He wandered into movies during a college vacation. He fell in with the John Ford gang, but Ford trusted him more as a crony and a follower than as an actor. Then Raoul Walsh saw him - lifting up an armchair - and cast him in The Big Trail, in 1930. That film flopped and Ford spurned the actor. For a decade, Wayne was a cowboy with Mascol, Monogram and Republic, in B-pictures and serials, even a singing cowboy. Eighty movies, not much dignity, years of learning and a hard-core following in the South and the South-West (Wayne's America is not urban, not close to universities).
Then, in 1939, Ford relented and cast him in Stagecoach. All of a sudden, Hollywood saw that the guy had magic. From 1945 until 1970, he was the personification of action heroes and an unrivalled box-office champion. He did a lot of empty-headed adventure movies, to be sure, but he also made Sands of Iwo Jima (as the spirit of the Marines, no matter that he had ducked military service), the tyrant in Red River (a Howard Hawks film that opened Ford's grudging eyes to Wayne's acting prowess), She Wore a Yellow Ribbon, Rio Grande, The Quiet Man, Hondo, The High and the Mighty, The Searchers, Wings of Eagles, Rio Bravo, The Alamo, The Man Who Shot Liberty Valance, In Harm's Way, El Dorado and, yes, The Green Berets (which stands for the flimsy notion that Wayne-ism got America into the Vietnam war).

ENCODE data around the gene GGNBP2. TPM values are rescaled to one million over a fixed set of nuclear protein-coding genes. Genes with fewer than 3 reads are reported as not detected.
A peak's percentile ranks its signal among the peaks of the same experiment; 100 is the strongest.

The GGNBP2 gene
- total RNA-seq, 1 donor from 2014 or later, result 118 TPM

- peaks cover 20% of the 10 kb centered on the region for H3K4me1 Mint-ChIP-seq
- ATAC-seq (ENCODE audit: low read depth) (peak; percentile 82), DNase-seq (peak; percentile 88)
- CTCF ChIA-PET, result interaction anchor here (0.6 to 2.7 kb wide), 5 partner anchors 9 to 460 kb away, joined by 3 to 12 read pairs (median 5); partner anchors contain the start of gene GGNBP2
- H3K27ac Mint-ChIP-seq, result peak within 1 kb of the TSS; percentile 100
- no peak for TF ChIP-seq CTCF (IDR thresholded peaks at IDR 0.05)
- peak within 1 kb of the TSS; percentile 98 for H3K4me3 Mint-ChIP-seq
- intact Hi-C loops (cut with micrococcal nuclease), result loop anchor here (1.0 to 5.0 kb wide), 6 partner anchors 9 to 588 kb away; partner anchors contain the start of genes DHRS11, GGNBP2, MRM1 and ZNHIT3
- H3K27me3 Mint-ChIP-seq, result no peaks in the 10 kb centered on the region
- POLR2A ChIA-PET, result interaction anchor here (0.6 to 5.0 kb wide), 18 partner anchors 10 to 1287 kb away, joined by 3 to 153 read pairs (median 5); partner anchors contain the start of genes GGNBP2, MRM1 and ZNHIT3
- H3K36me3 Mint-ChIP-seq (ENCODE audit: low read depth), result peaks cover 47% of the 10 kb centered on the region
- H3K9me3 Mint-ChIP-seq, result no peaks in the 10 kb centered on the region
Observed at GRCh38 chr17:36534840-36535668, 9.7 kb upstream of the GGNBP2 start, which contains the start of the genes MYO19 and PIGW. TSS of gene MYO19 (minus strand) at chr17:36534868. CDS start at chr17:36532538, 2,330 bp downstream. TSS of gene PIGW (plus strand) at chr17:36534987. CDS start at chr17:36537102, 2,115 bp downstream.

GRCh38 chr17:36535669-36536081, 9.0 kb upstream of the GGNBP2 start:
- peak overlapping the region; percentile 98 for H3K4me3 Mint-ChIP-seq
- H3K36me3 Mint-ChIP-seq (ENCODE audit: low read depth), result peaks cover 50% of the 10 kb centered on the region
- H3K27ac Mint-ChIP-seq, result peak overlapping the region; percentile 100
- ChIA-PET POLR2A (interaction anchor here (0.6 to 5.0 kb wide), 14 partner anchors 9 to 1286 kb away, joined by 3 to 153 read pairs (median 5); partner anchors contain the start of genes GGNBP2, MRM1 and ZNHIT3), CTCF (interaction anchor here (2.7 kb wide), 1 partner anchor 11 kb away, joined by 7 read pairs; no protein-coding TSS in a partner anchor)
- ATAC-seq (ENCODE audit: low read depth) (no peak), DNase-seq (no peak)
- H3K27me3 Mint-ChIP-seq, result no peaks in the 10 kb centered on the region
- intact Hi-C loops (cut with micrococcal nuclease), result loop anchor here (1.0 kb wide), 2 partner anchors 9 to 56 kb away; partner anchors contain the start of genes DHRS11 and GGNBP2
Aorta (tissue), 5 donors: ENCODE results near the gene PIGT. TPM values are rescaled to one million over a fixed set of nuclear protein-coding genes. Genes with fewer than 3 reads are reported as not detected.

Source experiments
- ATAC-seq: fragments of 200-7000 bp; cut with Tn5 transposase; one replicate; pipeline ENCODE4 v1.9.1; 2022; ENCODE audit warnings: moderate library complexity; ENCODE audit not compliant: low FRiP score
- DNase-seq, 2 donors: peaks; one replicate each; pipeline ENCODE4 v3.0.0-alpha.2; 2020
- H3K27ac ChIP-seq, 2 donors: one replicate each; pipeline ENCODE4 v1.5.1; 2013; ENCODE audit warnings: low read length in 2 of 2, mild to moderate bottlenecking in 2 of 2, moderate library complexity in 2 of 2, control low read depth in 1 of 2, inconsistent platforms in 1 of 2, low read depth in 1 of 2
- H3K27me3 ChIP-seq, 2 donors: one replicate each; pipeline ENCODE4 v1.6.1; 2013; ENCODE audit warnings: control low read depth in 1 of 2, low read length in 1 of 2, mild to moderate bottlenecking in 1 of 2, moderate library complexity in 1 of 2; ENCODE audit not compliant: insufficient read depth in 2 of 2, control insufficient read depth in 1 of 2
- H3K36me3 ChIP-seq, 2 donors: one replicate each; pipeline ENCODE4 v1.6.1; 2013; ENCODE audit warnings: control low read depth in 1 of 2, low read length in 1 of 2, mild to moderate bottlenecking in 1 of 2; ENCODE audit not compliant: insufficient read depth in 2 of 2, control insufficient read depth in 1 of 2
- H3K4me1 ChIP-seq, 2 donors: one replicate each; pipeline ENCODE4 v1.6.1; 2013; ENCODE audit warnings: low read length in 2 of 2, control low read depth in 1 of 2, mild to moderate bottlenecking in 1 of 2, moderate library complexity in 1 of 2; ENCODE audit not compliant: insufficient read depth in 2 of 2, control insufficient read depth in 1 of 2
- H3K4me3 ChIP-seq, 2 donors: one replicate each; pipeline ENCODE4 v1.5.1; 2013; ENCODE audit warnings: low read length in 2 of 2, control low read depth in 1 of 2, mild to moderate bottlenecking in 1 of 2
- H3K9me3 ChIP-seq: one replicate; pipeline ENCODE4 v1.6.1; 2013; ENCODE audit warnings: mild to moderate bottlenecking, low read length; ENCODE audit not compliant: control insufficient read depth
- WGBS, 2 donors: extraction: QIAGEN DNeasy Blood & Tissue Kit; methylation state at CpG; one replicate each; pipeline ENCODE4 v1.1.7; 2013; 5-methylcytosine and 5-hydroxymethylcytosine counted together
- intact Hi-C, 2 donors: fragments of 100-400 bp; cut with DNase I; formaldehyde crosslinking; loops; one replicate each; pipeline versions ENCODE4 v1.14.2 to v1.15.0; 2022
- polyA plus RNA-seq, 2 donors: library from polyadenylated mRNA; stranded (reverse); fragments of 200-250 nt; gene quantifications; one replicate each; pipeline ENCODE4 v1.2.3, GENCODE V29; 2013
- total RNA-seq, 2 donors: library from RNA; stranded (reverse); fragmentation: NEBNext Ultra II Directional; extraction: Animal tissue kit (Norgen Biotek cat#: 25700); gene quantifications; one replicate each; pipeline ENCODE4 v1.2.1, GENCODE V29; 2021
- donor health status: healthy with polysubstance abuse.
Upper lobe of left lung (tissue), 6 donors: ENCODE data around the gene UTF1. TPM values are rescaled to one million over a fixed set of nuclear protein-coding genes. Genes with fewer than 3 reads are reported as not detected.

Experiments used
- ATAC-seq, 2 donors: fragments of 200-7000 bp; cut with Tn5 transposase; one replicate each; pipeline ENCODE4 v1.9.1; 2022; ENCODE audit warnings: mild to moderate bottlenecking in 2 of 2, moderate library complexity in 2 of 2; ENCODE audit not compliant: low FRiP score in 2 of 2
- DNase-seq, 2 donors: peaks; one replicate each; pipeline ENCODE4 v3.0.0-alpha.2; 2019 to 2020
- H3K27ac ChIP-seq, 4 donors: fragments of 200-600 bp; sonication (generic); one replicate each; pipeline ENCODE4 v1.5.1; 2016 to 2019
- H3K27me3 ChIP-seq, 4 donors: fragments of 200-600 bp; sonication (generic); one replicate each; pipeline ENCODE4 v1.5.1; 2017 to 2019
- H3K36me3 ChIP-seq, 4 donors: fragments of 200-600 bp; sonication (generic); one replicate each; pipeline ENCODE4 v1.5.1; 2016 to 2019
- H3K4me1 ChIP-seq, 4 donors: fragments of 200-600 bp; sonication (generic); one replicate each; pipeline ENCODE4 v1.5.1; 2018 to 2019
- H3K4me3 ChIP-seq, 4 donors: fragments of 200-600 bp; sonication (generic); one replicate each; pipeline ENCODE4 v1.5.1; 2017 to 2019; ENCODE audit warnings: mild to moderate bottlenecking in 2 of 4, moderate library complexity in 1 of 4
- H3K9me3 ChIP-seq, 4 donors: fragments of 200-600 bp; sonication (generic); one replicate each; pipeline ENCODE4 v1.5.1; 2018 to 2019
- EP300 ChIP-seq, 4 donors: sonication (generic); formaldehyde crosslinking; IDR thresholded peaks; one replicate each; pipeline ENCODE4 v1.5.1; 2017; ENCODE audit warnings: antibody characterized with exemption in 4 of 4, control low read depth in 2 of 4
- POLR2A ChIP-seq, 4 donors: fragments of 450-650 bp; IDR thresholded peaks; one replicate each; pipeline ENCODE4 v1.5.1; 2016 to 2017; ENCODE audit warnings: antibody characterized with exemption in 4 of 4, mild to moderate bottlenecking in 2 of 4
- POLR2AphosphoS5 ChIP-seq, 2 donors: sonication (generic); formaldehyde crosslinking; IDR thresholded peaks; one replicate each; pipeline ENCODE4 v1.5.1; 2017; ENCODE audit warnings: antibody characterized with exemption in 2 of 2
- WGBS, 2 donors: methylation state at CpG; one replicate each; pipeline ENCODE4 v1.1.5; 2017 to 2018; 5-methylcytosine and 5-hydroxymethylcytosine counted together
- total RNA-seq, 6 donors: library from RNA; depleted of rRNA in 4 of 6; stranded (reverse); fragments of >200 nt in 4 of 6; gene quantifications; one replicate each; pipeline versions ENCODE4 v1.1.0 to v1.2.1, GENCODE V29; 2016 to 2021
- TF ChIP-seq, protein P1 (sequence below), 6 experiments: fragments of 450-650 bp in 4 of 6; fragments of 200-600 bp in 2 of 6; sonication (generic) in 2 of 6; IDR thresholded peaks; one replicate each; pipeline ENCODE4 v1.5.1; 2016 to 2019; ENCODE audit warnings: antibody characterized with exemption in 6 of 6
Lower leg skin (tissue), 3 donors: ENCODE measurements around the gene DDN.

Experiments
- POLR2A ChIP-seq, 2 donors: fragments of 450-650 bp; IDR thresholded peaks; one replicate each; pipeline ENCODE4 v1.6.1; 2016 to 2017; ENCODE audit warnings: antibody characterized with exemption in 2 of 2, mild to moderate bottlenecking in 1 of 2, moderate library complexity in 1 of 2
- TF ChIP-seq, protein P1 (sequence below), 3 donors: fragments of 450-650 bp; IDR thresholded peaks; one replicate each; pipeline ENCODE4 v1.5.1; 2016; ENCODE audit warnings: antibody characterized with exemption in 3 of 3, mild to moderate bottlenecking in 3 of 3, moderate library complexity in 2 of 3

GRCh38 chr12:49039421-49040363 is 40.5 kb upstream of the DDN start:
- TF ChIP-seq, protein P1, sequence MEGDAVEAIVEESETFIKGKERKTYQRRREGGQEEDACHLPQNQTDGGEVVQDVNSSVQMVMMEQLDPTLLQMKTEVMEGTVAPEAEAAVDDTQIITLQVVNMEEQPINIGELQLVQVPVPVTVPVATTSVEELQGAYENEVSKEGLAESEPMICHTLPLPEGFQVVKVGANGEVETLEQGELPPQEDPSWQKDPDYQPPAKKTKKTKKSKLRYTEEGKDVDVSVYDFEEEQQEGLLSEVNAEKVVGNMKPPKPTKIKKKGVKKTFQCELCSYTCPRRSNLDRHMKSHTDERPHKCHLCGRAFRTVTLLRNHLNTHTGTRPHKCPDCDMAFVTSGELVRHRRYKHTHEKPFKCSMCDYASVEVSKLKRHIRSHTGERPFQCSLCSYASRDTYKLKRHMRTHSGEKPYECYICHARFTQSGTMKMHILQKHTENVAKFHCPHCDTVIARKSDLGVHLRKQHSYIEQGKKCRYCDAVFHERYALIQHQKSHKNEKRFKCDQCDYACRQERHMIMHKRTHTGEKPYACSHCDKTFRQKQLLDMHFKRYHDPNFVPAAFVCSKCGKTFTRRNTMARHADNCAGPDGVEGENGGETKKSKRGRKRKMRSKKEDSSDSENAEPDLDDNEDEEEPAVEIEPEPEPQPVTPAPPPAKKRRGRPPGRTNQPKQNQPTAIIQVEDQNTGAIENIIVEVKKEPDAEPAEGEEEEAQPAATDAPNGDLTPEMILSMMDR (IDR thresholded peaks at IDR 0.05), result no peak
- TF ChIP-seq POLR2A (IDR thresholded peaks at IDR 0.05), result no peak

The later work was less good. He won an Oscar in True Grit, but the very title smacks of camp. He was too old, too heavy, too set in his ways, too much the bully, and out of step with turbulent times. He was also deathly afraid of illness. Not that that prevented the grave marvel of The Shootist, where he could play a man who dies bravely, or the resolution with which the ruined, stricken figure came down the staircase on Oscars night, 1979, to give the Best Picture award to - God help him - The Deer Hunter. But many soldiers in Vietnam dreamed of John Wayne, and The Deer Hunter concerns desperate men who have been led astray by dreams.